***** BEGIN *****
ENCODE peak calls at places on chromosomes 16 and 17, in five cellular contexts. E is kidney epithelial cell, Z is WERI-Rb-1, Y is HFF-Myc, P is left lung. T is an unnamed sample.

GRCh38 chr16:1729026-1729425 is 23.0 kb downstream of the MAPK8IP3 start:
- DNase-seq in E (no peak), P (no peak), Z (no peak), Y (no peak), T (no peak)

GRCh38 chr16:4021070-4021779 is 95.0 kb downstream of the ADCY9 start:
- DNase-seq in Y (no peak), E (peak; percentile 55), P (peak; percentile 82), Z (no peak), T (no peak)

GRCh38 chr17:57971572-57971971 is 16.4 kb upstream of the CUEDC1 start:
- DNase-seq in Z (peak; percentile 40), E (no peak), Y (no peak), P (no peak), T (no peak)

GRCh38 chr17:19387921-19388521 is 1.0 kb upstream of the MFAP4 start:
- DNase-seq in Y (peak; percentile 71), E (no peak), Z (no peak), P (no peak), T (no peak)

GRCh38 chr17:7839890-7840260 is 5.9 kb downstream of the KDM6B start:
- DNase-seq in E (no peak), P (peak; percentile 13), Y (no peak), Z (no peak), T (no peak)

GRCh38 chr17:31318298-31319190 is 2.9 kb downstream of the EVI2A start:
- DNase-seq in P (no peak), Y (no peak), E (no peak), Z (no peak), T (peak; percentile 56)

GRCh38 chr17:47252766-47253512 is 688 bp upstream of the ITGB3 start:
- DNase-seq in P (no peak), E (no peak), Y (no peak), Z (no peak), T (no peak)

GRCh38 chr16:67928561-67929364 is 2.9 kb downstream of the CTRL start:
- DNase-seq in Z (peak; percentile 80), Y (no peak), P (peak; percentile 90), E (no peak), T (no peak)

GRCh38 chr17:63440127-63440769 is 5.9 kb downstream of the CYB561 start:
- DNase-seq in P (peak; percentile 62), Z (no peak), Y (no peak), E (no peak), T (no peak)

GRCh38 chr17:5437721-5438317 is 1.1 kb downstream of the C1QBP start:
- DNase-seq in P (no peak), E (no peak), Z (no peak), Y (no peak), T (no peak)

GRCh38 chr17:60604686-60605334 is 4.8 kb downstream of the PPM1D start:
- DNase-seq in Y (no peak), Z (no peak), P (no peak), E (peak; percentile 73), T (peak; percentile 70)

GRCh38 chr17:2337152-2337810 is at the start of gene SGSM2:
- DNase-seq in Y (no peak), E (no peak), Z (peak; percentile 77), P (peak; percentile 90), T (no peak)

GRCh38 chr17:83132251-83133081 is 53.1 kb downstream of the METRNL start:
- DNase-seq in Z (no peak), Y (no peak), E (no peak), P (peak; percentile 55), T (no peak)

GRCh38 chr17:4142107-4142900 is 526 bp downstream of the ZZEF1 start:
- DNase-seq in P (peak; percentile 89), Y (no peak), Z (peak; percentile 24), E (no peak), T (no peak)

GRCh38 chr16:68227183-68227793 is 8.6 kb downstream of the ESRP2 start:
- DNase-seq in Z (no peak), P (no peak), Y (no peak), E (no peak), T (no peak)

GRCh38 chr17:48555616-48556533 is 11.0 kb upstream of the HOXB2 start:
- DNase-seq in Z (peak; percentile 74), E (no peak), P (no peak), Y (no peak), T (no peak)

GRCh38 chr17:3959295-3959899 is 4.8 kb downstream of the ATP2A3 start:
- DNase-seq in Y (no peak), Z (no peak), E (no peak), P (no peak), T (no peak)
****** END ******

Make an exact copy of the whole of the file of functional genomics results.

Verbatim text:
ENCODE peak calls at places on chromosomes 16 and 17, in five cellular contexts. E is kidney epithelial cell, Z is WERI-Rb-1, Y is HFF-Myc, P is left lung. T is an unnamed sample.

GRCh38 chr16:1729026-1729425 is 23.0 kb downstream of the MAPK8IP3 start:
- DNase-seq in E (no peak), P (no peak), Z (no peak), Y (no peak), T (no peak)

GRCh38 chr16:4021070-4021779 is 95.0 kb downstream of the ADCY9 start:
- DNase-seq in Y (no peak), E (peak; percentile 55), P (peak; percentile 82), Z (no peak), T (no peak)

GRCh38 chr17:57971572-57971971 is 16.4 kb upstream of the CUEDC1 start:
- DNase-seq in Z (peak; percentile 40), E (no peak), Y (no peak), P (no peak), T (no peak)

GRCh38 chr17:19387921-19388521 is 1.0 kb upstream of the MFAP4 start:
- DNase-seq in Y (peak; percentile 71), E (no peak), Z (no peak), P (no peak), T (no peak)

GRCh38 chr17:7839890-7840260 is 5.9 kb downstream of the KDM6B start:
- DNase-seq in E (no peak), P (peak; percentile 13), Y (no peak), Z (no peak), T (no peak)

GRCh38 chr17:31318298-31319190 is 2.9 kb downstream of the EVI2A start:
- DNase-seq in P (no peak), Y (no peak), E (no peak), Z (no peak), T (peak; percentile 56)

GRCh38 chr17:47252766-47253512 is 688 bp upstream of the ITGB3 start:
- DNase-seq in P (no peak), E (no peak), Y (no peak), Z (no peak), T (no peak)

GRCh38 chr16:67928561-67929364 is 2.9 kb downstream of the CTRL start:
- DNase-seq in Z (peak; percentile 80), Y (no peak), P (peak; percentile 90), E (no peak), T (no peak)

GRCh38 chr17:63440127-63440769 is 5.9 kb downstream of the CYB561 start:
- DNase-seq in P (peak; percentile 62), Z (no peak), Y (no peak), E (no peak), T (no peak)

GRCh38 chr17:5437721-5438317 is 1.1 kb downstream of the C1QBP start:
- DNase-seq in P (no peak), E (no peak), Z (no peak), Y (no peak), T (no peak)

GRCh38 chr17:60604686-60605334 is 4.8 kb downstream of the PPM1D start:
- DNase-seq in Y (no peak), Z (no peak), P (no peak), E (peak; percentile 73), T (peak; percentile 70)

GRCh38 chr17:2337152-2337810 is at the start of gene SGSM2:
- DNase-seq in Y (no peak), E (no peak), Z (peak; percentile 77), P (peak; percentile 90), T (no peak)

GRCh38 chr17:83132251-83133081 is 53.1 kb downstream of the METRNL start:
- DNase-seq in Z (no peak), Y (no peak), E (no peak), P (peak; percentile 55), T (no peak)

GRCh38 chr17:4142107-4142900 is 526 bp downstream of the ZZEF1 start:
- DNase-seq in P (peak; percentile 89), Y (no peak), Z (peak; percentile 24), E (no peak), T (no peak)

GRCh38 chr16:68227183-68227793 is 8.6 kb downstream of the ESRP2 start:
- DNase-seq in Z (no peak), P (no peak), Y (no peak), E (no peak), T (no peak)

GRCh38 chr17:48555616-48556533 is 11.0 kb upstream of the HOXB2 start:
- DNase-seq in Z (peak; percentile 74), E (no peak), P (no peak), Y (no peak), T (no peak)

GRCh38 chr17:3959295-3959899 is 4.8 kb downstream of the ATP2A3 start:
- DNase-seq in Y (no peak), Z (no peak), E (no peak), P (no peak), T (no peak)